When I moved away at age sixteen and came back to the area the next summer, I believed that no one would know me. Almost daily I would bike to the river for a swim by myself. There would often be other kids there. I remember being shocked when one of the kids insisted it was me, called out my name, and got me to acknowledge him. I swam alone and thought of myself as being alone those afternoons, but I was seen, I was remembered, and it did not make me feel good.

I like being invisible. I hate it when a man decides to stare at me and think about sex. It makes me feel so violated. I know that look. I’ve known that look since I was little. I’ve seen that look on my mother’s face so many times. It is stomach churning. I hate that look. I hate when men do it to me. It is not a compliment. It is disgusting. I wish I was invisible to men like that.

Perfect… I always wished that I could do that. But it was not achievable for me. Not based on the load I was under as a child. Not then, not now, not ever.

I read once that a procrastinator is only just a failed perfectionist who has given up. Yeah, I can relate.

Now I try for being the best I can be, as a human being, as a woman, as a person, as me. Working on that and not feeling like a failure anymore.

I don’t think that I ever wanted to be perfectly bad. I was just too much of a little girl who wanted to be loved, in my heart, to be anything bad or to embrace that.

I had a few siblings who flirted with the disaster of embracing their perfectly bad selves. It did not go well for them. Their black sheep status was not something that I ever understood. I know that they did not choose their status, it was the product of living in a dysfunctional family system. But I could not understand embracing it either.

As a teenager I had often been accused by family members of purposely looking for negative attention. I guess that was about the time that this idea entered our society. My family used it to justify their mistreatments and verbal abuses of me instead of trying to see how much they were wounding me. At any family gathering being invisible would have been preferred by me over their abusive attentions. I never wanted it, I never tried to get it, and their accusations left them comfortable to do what they wanted to do, to wound me further.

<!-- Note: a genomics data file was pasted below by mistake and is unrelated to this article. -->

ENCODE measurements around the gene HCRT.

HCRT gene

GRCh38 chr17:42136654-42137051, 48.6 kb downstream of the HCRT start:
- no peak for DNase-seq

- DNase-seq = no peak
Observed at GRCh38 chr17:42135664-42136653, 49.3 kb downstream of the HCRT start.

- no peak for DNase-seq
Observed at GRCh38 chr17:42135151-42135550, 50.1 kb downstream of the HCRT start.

When I was a teenager my father used to accuse me of purposely trying to be bad. It hurt me so much. When we would be disagreeing he would accuse me of being awake in bed thinking of ways to hurt and upset him. He wounded my sick and sad heart so very much.

He would make me feel ugly and miserable and unloved with his words, bereft, and then had the audacity to accuse me of doing what he was, purposely and with forethought wounding him with words. Yes being invisible… it would have been lovely.

Survivor Aftereffects List #5

5. Wearing a lot of clothing, even in summer; baggy clothes; failure to remove clothing even when appropriate to do so (while swimming, bathing, sleeping); extreme requirement for privacy when using bathroom.

Yes, but I didn’t really get to wear baggy clothes until I was an adult. Before that my clothes were mostly monitored and approved by my mother and sister. Once on my own I started gravitating to baggy and oversize clothes because they made me feel less watched and more safe. Especially if I was going to be in an environment where there were guys and they might be watching me.

I think that part of the reason I did this was the sexual abuse. The other part was the consequences of sexual abuse; I hated my body, thought I was ugly and fat and did not want to be seen or watched.

I really think that I had body dysmorphic disorder until about ten years ago. It affected me a great deal. I think that it was caused by my mother’s abuses of me. I would look in the mirror and see all kinds of ugliness and evil.

It impacted how much I thought of myself. It made me painfully shy and reserved. It stopped me from being involed socially. I couldn’t partipicate in school sports because being watched in the school’s short shorts while being athletic was too repugnant to me. Now I know that it was not seeing the truth. I tried to cover that all up with clothes, lots and lots of clothes.

I couldn’t cover up my face especially, and that was the source of the worst of my self-hatred. I still struggle with this, but it has gotten better.

Privacy in the bathroom is something that I didn’t have much as a child. My family seemed to enjoy shaming one another constantly about bodily functions. Due to my particular abuses, I found it that much worse to deal with.

When I was a teenager I was finally able to insist that when I was in the shower no one could come into the room. My family were invasive in the extreme. It took a long time to get this enforced. There was a lock on the door, but I was constantly coerced into not locking it. Finally I did. I had a right to my privacy. One thing that I have no desire to ever be involved in is another person who thinks that pee breaks should be shared.